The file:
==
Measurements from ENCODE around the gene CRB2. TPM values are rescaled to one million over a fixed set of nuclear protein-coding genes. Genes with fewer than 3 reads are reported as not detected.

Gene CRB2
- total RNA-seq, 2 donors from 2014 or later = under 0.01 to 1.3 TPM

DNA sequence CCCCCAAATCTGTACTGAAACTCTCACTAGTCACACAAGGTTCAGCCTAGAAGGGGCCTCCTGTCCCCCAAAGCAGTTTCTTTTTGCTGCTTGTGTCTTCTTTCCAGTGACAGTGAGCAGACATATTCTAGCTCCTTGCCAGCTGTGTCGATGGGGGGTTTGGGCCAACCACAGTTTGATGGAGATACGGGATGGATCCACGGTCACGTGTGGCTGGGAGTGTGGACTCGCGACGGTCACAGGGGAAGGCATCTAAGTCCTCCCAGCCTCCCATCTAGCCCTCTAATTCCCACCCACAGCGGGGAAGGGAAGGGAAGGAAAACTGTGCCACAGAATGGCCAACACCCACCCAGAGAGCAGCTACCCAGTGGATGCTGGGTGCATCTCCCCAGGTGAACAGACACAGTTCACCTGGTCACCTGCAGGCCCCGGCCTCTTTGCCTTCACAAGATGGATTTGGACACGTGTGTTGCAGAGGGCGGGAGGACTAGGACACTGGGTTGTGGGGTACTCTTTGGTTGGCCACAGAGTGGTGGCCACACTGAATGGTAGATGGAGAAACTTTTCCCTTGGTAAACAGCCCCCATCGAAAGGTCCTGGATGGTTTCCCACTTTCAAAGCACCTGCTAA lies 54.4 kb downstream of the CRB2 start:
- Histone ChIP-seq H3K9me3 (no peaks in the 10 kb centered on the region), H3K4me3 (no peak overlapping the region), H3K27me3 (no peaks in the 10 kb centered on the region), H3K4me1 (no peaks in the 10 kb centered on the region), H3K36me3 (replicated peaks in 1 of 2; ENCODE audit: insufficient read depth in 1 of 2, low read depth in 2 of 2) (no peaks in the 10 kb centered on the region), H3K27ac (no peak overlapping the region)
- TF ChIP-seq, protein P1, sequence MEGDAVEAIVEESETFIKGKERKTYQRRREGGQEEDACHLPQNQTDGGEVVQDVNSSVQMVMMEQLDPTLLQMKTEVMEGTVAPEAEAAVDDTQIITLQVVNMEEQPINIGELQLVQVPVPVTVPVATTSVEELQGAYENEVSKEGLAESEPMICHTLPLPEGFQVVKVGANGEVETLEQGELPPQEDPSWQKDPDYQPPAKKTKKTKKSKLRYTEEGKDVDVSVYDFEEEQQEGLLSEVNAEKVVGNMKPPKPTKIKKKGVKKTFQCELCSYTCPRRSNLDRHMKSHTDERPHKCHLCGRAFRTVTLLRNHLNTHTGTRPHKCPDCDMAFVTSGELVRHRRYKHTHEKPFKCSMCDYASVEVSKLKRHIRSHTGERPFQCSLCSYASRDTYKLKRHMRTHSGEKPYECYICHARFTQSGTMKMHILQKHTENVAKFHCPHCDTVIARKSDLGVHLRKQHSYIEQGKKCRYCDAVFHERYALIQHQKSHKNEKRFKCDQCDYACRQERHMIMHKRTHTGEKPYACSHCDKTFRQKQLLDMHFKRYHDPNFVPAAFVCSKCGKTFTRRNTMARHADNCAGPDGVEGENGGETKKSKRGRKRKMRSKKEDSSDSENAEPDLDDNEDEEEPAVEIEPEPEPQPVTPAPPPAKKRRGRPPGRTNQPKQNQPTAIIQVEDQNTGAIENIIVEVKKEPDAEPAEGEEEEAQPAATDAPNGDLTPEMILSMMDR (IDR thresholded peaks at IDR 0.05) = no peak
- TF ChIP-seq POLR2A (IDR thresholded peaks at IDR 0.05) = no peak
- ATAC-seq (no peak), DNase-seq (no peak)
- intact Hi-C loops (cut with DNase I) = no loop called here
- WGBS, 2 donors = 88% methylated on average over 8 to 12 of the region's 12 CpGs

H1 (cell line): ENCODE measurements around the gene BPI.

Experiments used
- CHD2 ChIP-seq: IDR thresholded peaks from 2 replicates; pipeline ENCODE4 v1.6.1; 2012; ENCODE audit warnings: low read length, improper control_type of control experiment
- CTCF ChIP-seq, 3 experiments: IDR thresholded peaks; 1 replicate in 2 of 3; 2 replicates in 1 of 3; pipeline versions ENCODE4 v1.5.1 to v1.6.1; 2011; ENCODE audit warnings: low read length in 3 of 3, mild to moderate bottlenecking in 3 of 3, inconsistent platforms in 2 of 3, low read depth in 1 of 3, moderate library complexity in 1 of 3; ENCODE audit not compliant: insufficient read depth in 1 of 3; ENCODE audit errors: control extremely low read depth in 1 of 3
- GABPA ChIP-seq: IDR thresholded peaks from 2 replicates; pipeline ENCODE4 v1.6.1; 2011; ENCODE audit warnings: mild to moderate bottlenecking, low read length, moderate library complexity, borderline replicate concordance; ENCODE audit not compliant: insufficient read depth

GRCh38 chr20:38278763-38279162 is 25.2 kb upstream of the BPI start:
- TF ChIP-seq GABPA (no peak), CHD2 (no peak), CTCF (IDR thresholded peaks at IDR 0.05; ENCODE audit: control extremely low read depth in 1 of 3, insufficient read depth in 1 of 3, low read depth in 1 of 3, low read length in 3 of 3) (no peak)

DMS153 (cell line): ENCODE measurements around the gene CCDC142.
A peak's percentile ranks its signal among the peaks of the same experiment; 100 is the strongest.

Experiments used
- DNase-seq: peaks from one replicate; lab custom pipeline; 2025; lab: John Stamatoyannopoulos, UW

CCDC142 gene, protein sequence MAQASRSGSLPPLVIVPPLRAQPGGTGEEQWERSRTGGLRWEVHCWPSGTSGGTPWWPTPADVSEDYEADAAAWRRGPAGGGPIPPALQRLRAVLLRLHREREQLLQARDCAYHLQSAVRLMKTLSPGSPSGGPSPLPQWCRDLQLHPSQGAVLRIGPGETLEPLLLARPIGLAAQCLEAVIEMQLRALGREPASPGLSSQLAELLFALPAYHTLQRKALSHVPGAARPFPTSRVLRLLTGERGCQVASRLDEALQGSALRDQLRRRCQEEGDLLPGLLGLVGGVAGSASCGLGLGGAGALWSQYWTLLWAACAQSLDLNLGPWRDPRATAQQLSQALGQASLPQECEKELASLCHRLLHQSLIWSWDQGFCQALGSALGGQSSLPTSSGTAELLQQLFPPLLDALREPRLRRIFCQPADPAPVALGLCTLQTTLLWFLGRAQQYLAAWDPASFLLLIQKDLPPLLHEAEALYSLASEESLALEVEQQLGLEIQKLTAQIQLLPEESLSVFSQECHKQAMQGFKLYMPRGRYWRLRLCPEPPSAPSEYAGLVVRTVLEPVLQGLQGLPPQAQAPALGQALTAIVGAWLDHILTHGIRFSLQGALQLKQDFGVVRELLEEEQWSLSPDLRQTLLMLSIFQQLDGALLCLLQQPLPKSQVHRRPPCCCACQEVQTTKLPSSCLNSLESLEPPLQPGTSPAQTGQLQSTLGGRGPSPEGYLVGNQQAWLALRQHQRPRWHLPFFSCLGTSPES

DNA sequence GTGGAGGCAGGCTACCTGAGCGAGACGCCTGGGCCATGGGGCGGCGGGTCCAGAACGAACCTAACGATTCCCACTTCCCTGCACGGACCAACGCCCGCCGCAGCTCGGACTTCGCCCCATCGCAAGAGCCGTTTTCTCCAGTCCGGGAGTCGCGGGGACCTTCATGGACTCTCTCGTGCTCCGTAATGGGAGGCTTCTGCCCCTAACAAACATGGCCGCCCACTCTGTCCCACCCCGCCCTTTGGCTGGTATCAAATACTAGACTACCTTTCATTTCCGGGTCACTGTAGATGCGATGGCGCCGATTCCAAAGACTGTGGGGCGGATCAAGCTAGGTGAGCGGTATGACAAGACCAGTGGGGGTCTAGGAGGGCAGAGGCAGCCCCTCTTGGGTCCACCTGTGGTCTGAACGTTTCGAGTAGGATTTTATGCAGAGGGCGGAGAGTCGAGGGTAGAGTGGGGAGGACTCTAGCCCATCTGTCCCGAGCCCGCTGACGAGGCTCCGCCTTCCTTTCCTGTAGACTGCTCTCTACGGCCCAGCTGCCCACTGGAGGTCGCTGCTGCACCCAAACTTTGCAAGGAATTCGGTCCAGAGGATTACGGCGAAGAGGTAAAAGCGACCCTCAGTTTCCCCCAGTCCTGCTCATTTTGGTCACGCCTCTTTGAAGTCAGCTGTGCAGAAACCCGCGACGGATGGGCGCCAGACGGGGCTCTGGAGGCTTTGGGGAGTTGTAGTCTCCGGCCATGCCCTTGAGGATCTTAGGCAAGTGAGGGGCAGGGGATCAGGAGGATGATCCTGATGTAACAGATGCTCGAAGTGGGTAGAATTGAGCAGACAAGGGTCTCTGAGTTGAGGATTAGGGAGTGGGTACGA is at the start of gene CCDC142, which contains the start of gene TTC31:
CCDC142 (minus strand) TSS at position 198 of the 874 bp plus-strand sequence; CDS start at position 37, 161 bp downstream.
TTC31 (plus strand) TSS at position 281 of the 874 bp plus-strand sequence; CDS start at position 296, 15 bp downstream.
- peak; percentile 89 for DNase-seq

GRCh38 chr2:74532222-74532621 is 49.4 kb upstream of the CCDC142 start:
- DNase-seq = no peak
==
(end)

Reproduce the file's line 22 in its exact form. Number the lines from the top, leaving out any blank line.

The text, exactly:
CCDC142 gene, protein sequence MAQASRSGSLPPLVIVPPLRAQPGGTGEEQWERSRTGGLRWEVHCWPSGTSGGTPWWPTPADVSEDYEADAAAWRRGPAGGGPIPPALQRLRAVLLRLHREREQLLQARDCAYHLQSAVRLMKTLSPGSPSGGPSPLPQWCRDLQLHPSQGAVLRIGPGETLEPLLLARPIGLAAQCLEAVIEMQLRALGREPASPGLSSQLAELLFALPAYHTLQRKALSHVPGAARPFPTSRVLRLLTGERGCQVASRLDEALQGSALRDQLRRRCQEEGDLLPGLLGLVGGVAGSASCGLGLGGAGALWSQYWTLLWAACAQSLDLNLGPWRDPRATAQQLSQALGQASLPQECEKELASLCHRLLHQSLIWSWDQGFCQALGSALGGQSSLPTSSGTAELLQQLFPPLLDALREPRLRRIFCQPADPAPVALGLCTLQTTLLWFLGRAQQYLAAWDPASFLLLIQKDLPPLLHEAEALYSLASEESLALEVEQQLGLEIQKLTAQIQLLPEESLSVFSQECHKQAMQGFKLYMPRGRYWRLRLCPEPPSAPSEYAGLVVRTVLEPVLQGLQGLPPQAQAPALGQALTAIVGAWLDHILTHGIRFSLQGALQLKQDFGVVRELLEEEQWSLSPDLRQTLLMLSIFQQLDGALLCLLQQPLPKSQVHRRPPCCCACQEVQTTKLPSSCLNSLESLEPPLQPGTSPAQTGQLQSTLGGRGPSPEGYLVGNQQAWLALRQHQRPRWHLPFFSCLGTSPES